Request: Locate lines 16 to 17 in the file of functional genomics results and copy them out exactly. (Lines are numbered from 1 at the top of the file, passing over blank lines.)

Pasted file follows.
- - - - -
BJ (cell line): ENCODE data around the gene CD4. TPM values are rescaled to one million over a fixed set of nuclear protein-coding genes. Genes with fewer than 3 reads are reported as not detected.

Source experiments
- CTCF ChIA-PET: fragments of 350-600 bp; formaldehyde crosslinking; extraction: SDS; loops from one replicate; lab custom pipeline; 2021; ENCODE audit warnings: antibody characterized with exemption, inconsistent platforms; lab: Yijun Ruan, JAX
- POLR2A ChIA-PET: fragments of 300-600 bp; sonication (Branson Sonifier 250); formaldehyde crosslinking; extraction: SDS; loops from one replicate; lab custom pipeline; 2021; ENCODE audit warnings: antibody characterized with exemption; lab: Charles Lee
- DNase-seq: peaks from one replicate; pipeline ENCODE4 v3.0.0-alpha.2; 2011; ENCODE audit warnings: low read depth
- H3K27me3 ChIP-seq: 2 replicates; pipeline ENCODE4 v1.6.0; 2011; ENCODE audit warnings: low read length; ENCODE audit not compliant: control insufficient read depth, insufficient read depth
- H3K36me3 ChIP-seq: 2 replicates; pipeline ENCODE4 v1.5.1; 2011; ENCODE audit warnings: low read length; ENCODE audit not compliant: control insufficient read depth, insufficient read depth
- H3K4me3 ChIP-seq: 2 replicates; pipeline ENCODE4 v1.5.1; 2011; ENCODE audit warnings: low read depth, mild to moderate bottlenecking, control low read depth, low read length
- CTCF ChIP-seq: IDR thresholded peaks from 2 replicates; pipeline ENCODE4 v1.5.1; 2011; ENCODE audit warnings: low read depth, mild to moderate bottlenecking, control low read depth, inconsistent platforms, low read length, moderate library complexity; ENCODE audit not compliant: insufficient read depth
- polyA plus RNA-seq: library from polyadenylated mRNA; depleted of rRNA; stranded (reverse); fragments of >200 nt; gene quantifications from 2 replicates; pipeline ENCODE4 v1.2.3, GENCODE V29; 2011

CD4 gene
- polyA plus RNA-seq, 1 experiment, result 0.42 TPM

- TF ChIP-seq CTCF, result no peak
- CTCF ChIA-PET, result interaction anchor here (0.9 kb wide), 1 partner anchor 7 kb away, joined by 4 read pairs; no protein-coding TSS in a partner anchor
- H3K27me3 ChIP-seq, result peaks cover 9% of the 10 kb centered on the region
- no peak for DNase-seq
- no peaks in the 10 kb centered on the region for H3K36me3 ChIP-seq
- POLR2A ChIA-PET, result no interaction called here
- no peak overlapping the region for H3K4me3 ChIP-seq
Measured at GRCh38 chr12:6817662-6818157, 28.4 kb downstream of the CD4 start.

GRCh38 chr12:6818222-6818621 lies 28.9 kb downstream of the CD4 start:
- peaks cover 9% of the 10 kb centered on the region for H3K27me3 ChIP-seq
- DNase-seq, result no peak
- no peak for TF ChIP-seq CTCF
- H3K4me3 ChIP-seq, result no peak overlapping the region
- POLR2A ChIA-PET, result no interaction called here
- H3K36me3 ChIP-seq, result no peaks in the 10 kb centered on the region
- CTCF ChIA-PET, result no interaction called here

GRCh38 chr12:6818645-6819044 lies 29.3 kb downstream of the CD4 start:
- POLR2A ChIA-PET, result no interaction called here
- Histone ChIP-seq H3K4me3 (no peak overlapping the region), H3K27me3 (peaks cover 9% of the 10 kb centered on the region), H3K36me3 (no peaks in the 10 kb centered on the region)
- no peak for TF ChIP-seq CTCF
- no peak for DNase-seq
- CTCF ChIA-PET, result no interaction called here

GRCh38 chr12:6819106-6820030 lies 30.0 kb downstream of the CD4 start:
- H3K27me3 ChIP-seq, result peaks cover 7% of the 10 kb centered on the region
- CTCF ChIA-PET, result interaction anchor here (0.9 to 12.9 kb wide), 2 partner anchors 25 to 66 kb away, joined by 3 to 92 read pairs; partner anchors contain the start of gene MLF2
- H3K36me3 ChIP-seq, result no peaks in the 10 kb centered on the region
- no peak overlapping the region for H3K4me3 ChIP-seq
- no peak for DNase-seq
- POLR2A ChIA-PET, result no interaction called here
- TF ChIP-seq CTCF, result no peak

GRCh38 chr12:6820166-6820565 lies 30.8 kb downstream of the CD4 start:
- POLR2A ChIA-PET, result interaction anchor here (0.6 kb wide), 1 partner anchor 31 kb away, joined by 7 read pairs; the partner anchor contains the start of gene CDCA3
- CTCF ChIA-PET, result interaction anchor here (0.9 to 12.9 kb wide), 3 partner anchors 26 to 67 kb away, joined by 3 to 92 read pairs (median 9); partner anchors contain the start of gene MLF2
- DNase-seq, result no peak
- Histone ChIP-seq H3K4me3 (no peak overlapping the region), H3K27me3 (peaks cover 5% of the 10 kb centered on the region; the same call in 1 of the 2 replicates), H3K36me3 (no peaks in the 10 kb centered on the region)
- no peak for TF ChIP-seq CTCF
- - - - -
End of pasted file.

- no peak for DNase-seq
- no peaks in the 10 kb centered on the region for H3K36me3 ChIP-seq